Aim. This paper reports a study examining the effect of a multifaceted HIV/AIDS educational intervention on the knowledge, attitudes and willingness of Chinese nurses in caring for patients with human immunodeficiency virus.
Background. The expanding HIV/AIDS epidemic challenges nurses to increase their knowledge about this devastating illness to provide effective HIV/AIDS prevention and care to their patients. HIV/AIDS educational interventions, which were developed for North American and European nurses, have not been studied among nurses in other societies.
Methods. The study employed a pretest, post-test experimental design with 208 nurses from seven Chinese provinces. The intervention consisted of a 5-day workshop comprising didactic lectures interspersed with activities designed to elicit discussion of participants’ values and personal feelings about HIV/AIDS. Bloom's Taxonomy and principles of good HIV/AIDS educational practice guided the educational intervention. Outcome variables were HIV/AIDS knowledge, attitude toward patients with HIV/AIDS (including empathy for and desire to avoid these patients) and willingness to provide nursing care to these patients. The data were collected in 2003.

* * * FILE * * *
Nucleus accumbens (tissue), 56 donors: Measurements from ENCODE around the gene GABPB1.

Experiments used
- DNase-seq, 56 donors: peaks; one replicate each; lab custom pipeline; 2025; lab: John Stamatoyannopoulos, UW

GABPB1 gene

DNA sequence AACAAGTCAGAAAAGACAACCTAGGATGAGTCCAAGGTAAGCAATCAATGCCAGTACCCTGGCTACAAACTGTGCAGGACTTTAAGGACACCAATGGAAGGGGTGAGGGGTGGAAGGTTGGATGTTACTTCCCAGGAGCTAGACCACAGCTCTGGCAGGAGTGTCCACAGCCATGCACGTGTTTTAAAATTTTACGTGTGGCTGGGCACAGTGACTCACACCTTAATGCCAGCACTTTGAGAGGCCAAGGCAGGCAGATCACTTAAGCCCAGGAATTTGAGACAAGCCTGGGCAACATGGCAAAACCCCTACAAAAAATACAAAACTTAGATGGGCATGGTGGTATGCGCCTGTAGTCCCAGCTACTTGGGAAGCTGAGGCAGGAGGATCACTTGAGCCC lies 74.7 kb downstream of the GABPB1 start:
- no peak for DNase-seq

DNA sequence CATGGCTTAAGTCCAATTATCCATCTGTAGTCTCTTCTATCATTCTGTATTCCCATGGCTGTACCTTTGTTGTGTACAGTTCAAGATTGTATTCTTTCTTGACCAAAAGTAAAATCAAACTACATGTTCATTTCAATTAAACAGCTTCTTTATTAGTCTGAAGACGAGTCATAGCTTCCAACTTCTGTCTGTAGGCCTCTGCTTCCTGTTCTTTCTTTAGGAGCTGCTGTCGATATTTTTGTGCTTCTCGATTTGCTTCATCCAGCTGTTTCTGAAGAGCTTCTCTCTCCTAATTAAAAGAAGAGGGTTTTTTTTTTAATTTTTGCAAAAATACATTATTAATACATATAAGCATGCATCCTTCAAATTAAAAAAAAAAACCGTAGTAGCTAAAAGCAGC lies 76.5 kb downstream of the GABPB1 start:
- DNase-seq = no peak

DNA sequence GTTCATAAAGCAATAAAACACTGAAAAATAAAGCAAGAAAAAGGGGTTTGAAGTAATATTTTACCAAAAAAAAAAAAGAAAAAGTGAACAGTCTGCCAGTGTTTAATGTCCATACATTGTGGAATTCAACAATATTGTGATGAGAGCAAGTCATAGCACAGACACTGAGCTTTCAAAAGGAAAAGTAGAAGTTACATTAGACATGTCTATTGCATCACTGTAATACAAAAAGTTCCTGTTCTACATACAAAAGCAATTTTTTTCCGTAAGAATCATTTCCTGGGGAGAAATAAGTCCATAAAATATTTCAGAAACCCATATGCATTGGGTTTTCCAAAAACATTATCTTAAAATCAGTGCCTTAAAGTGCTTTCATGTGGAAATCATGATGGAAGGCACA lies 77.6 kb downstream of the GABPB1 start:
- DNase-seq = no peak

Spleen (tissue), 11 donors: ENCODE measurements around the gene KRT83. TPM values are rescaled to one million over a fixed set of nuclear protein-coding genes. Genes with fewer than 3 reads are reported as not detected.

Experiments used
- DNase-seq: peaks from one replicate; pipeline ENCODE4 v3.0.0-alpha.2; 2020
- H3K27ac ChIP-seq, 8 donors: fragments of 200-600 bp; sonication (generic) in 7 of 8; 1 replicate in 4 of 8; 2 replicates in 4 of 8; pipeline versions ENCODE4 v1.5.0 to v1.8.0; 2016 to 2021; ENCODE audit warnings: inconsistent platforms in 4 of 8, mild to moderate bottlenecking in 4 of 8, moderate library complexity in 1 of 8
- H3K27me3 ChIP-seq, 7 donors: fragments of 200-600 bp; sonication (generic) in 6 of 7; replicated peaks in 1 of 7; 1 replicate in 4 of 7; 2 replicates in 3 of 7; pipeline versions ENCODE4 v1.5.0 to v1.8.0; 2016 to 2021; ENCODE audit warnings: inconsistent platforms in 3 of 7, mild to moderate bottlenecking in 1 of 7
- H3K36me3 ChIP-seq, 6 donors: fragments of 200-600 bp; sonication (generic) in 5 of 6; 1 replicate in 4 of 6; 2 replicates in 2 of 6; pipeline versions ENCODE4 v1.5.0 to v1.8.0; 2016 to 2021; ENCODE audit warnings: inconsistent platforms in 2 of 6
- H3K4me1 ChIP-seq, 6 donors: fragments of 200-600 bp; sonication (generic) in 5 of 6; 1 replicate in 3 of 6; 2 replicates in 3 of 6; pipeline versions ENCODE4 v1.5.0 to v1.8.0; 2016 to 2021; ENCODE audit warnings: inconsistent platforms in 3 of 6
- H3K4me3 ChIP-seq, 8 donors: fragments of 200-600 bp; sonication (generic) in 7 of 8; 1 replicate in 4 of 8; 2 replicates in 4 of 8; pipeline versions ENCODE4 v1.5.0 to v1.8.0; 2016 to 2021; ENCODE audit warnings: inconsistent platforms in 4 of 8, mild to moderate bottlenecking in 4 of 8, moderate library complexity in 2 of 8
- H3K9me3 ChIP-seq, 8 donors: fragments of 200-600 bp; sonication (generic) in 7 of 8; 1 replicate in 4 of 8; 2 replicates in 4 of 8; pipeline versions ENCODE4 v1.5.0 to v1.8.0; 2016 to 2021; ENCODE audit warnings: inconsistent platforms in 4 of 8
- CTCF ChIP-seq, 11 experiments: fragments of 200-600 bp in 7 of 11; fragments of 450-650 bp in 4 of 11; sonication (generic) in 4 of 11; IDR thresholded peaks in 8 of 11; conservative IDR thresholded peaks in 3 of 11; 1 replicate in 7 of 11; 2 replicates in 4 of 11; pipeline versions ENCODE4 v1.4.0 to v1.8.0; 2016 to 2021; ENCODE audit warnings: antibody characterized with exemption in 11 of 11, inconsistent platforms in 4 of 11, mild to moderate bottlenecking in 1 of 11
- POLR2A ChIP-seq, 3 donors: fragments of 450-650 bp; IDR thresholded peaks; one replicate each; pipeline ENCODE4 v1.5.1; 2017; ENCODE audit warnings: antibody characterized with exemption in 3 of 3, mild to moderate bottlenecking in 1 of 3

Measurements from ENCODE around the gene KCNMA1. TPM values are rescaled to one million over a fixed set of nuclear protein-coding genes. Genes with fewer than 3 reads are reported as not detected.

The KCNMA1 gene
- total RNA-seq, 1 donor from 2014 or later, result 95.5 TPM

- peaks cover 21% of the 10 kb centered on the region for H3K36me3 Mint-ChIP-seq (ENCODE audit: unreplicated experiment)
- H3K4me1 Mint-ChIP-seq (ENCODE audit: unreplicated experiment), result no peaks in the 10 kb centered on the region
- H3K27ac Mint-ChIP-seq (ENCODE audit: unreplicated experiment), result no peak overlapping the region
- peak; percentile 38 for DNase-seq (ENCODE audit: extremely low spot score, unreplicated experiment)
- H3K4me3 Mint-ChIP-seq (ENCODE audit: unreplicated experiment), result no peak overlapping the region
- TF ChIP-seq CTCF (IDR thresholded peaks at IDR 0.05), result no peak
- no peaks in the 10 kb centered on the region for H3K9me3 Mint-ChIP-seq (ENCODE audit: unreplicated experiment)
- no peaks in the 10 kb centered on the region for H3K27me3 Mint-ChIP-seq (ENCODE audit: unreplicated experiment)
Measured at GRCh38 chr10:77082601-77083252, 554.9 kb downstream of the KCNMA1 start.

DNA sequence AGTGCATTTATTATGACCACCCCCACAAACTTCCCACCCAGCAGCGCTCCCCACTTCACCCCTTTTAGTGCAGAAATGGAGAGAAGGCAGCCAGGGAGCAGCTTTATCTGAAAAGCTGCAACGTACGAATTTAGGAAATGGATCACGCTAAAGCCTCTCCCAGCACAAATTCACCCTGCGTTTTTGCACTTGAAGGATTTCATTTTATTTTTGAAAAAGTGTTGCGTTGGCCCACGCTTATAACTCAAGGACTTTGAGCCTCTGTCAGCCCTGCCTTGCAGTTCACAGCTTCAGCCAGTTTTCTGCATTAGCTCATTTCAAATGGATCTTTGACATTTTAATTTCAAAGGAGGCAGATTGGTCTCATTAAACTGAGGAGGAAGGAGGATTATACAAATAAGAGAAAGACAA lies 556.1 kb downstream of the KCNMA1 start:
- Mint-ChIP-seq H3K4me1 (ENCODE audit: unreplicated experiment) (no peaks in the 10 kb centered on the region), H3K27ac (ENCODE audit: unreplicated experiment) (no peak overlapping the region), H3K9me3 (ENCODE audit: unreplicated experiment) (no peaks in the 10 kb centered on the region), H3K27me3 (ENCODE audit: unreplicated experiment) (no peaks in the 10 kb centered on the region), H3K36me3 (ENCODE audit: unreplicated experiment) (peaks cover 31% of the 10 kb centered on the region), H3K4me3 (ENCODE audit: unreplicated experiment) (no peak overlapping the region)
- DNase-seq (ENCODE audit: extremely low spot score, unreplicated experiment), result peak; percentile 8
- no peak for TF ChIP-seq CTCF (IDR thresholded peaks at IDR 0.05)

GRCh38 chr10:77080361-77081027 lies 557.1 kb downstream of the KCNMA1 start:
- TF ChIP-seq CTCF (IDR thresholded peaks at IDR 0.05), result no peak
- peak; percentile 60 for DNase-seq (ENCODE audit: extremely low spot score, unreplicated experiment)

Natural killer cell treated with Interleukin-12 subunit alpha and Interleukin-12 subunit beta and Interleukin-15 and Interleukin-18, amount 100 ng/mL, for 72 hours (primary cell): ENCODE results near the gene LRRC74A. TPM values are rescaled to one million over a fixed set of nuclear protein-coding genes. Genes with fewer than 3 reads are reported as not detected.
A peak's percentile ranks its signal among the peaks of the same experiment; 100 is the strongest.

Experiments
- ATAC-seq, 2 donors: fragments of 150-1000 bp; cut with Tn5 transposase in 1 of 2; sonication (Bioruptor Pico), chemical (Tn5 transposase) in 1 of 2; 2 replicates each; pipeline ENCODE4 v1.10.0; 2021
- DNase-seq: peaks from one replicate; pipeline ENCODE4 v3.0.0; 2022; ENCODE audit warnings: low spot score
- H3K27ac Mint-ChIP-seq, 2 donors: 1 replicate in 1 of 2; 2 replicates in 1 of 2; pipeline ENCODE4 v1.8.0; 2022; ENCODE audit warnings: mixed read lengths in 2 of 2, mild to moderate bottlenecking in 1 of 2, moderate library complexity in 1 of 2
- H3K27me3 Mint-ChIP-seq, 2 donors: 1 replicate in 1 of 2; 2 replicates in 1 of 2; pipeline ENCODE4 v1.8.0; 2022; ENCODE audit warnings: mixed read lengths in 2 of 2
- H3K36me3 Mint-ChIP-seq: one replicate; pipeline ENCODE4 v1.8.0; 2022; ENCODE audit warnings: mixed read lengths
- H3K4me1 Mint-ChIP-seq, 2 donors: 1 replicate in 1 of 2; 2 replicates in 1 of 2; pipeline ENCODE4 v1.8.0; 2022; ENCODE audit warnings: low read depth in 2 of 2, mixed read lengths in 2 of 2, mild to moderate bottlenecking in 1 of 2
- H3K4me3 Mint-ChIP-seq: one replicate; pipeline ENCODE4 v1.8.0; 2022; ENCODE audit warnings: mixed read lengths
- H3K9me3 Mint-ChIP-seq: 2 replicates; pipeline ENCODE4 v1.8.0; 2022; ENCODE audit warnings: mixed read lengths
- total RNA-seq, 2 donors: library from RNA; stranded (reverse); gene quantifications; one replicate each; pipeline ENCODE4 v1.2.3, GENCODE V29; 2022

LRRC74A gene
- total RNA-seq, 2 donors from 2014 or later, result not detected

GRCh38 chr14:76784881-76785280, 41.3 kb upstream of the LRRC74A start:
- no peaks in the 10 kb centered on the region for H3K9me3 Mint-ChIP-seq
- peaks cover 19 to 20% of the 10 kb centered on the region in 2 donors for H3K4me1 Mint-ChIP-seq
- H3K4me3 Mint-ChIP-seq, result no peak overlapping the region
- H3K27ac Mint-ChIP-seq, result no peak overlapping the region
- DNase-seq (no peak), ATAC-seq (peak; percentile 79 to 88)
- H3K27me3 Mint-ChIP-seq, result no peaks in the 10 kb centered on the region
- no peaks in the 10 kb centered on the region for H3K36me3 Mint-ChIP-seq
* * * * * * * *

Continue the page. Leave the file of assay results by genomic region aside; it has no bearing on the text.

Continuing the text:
Findings. At baseline, HIV/AIDS knowledge was not high and attitudes and willingness to care were neutral. Knowledge, attitudes toward patients with HIV/AIDS and willingness to provide nursing care to these patients were each improved at the conclusion of the workshop (P < 0·001).
Conclusions. As the HIV/AIDS epidemic expands, nurses will be called upon to deliver competent, compassionate and comprehensive care to patients and their significant others. Intensive, interactive HIV/AIDS professional workshops can contribute to the national effort by increasing knowledge and improving attitudes towards and willingness to provide nursing care for patients with HIV/AIDS.